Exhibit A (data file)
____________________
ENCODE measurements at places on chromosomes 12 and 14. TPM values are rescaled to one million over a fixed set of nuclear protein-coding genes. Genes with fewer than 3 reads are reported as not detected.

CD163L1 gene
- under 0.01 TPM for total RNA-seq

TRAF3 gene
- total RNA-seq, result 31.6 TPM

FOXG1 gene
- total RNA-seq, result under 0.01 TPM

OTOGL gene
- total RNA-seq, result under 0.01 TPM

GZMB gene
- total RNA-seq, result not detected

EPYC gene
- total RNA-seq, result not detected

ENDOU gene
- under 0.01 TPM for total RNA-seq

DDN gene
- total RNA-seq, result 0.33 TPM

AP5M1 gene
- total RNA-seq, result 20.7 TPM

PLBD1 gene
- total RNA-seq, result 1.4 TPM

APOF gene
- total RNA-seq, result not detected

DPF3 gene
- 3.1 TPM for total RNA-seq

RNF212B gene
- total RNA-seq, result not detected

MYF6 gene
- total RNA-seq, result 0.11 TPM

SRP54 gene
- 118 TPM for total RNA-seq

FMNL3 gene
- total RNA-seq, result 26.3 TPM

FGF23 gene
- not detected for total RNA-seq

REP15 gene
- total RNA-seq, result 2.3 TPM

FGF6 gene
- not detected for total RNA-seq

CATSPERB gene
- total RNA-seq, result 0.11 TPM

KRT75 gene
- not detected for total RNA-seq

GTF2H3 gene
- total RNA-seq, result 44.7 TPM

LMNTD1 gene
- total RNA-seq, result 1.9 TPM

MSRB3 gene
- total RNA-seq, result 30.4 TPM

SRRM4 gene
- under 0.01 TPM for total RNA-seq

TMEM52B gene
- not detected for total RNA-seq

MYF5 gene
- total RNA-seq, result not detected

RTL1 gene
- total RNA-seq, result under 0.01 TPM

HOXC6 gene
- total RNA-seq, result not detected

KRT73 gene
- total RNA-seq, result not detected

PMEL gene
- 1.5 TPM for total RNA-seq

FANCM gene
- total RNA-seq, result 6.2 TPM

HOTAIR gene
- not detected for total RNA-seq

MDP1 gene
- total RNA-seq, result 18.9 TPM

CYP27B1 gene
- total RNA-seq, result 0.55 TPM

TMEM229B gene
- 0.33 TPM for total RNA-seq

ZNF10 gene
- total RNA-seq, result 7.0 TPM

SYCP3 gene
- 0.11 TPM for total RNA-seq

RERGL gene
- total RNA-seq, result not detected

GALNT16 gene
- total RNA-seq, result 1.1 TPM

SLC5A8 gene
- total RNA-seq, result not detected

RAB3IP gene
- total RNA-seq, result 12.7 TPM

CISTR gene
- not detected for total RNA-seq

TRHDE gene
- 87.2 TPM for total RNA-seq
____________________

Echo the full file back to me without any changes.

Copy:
ENCODE measurements at places on chromosomes 12 and 14. TPM values are rescaled to one million over a fixed set of nuclear protein-coding genes. Genes with fewer than 3 reads are reported as not detected.

CD163L1 gene
- under 0.01 TPM for total RNA-seq

TRAF3 gene
- total RNA-seq, result 31.6 TPM

FOXG1 gene
- total RNA-seq, result under 0.01 TPM

OTOGL gene
- total RNA-seq, result under 0.01 TPM

GZMB gene
- total RNA-seq, result not detected

EPYC gene
- total RNA-seq, result not detected

ENDOU gene
- under 0.01 TPM for total RNA-seq

DDN gene
- total RNA-seq, result 0.33 TPM

AP5M1 gene
- total RNA-seq, result 20.7 TPM

PLBD1 gene
- total RNA-seq, result 1.4 TPM

APOF gene
- total RNA-seq, result not detected

DPF3 gene
- 3.1 TPM for total RNA-seq

RNF212B gene
- total RNA-seq, result not detected

MYF6 gene
- total RNA-seq, result 0.11 TPM

SRP54 gene
- 118 TPM for total RNA-seq

FMNL3 gene
- total RNA-seq, result 26.3 TPM

FGF23 gene
- not detected for total RNA-seq

REP15 gene
- total RNA-seq, result 2.3 TPM

FGF6 gene
- not detected for total RNA-seq

CATSPERB gene
- total RNA-seq, result 0.11 TPM

KRT75 gene
- not detected for total RNA-seq

GTF2H3 gene
- total RNA-seq, result 44.7 TPM

LMNTD1 gene
- total RNA-seq, result 1.9 TPM

MSRB3 gene
- total RNA-seq, result 30.4 TPM

SRRM4 gene
- under 0.01 TPM for total RNA-seq

TMEM52B gene
- not detected for total RNA-seq

MYF5 gene
- total RNA-seq, result not detected

RTL1 gene
- total RNA-seq, result under 0.01 TPM

HOXC6 gene
- total RNA-seq, result not detected

KRT73 gene
- total RNA-seq, result not detected

PMEL gene
- 1.5 TPM for total RNA-seq

FANCM gene
- total RNA-seq, result 6.2 TPM

HOTAIR gene
- not detected for total RNA-seq

MDP1 gene
- total RNA-seq, result 18.9 TPM

CYP27B1 gene
- total RNA-seq, result 0.55 TPM

TMEM229B gene
- 0.33 TPM for total RNA-seq

ZNF10 gene
- total RNA-seq, result 7.0 TPM

SYCP3 gene
- 0.11 TPM for total RNA-seq

RERGL gene
- total RNA-seq, result not detected

GALNT16 gene
- total RNA-seq, result 1.1 TPM

SLC5A8 gene
- total RNA-seq, result not detected

RAB3IP gene
- total RNA-seq, result 12.7 TPM

CISTR gene
- not detected for total RNA-seq

TRHDE gene
- 87.2 TPM for total RNA-seq